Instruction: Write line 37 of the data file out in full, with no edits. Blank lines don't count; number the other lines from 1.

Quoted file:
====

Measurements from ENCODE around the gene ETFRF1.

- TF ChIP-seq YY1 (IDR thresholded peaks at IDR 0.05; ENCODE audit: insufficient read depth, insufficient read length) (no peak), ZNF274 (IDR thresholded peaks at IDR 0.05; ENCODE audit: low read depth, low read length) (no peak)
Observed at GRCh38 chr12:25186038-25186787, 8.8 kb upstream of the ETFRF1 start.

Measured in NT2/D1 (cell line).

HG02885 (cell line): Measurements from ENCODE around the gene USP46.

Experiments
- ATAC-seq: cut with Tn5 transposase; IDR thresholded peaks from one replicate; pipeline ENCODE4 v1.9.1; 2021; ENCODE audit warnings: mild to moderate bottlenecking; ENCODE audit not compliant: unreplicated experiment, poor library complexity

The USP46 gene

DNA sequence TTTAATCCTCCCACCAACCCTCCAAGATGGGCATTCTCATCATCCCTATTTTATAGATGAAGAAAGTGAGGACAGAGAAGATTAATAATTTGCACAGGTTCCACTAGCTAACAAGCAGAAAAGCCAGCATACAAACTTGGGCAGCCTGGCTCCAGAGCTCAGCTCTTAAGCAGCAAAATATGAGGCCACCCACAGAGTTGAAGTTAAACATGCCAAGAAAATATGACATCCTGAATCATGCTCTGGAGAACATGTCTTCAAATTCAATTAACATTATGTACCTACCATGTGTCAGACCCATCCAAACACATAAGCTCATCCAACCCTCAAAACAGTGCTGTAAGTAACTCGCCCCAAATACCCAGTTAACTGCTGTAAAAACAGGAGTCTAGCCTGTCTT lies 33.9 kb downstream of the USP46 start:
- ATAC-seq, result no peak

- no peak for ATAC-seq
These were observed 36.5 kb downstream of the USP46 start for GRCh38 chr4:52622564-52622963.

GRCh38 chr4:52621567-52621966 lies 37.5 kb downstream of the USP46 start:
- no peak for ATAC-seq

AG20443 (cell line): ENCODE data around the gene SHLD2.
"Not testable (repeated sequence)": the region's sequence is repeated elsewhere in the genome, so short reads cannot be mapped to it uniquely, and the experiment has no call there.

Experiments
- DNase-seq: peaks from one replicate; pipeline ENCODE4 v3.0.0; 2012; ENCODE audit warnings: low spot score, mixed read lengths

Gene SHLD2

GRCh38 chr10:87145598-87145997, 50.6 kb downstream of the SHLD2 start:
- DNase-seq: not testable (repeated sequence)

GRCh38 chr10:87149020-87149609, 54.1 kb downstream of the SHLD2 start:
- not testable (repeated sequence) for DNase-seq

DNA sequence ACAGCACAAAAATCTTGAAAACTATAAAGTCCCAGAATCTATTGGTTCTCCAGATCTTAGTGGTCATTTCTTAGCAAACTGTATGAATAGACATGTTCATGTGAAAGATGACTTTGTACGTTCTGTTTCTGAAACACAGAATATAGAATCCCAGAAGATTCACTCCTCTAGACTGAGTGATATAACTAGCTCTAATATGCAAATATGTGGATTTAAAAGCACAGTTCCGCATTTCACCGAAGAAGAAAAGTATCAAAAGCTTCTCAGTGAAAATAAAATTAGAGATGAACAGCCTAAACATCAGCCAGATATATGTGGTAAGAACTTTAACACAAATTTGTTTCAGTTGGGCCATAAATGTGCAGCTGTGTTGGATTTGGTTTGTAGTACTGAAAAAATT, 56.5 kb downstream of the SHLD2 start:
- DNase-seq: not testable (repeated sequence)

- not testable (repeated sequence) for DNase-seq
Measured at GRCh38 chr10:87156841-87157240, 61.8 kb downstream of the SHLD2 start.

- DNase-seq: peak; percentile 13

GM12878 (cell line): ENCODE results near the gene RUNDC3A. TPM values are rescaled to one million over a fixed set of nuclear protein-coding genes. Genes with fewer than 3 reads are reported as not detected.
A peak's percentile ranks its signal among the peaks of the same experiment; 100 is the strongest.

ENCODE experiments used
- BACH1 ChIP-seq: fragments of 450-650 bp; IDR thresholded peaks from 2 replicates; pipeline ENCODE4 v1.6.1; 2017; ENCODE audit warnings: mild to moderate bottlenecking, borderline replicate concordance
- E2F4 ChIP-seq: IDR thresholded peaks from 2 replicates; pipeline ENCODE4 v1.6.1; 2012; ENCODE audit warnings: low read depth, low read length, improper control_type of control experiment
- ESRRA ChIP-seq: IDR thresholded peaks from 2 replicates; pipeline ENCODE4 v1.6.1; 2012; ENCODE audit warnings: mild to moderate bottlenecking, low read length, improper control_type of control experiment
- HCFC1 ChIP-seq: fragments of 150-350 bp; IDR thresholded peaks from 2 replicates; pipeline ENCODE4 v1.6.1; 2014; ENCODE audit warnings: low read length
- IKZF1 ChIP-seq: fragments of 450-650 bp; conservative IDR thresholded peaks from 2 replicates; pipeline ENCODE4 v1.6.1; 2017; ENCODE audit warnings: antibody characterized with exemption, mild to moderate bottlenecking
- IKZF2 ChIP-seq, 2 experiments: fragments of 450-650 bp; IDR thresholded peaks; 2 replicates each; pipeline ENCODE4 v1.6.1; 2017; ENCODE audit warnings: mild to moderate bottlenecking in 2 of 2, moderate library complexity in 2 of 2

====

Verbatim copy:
- IKZF2 ChIP-seq, 2 experiments: fragments of 450-650 bp; IDR thresholded peaks; 2 replicates each; pipeline ENCODE4 v1.6.1; 2017; ENCODE audit warnings: mild to moderate bottlenecking in 2 of 2, moderate library complexity in 2 of 2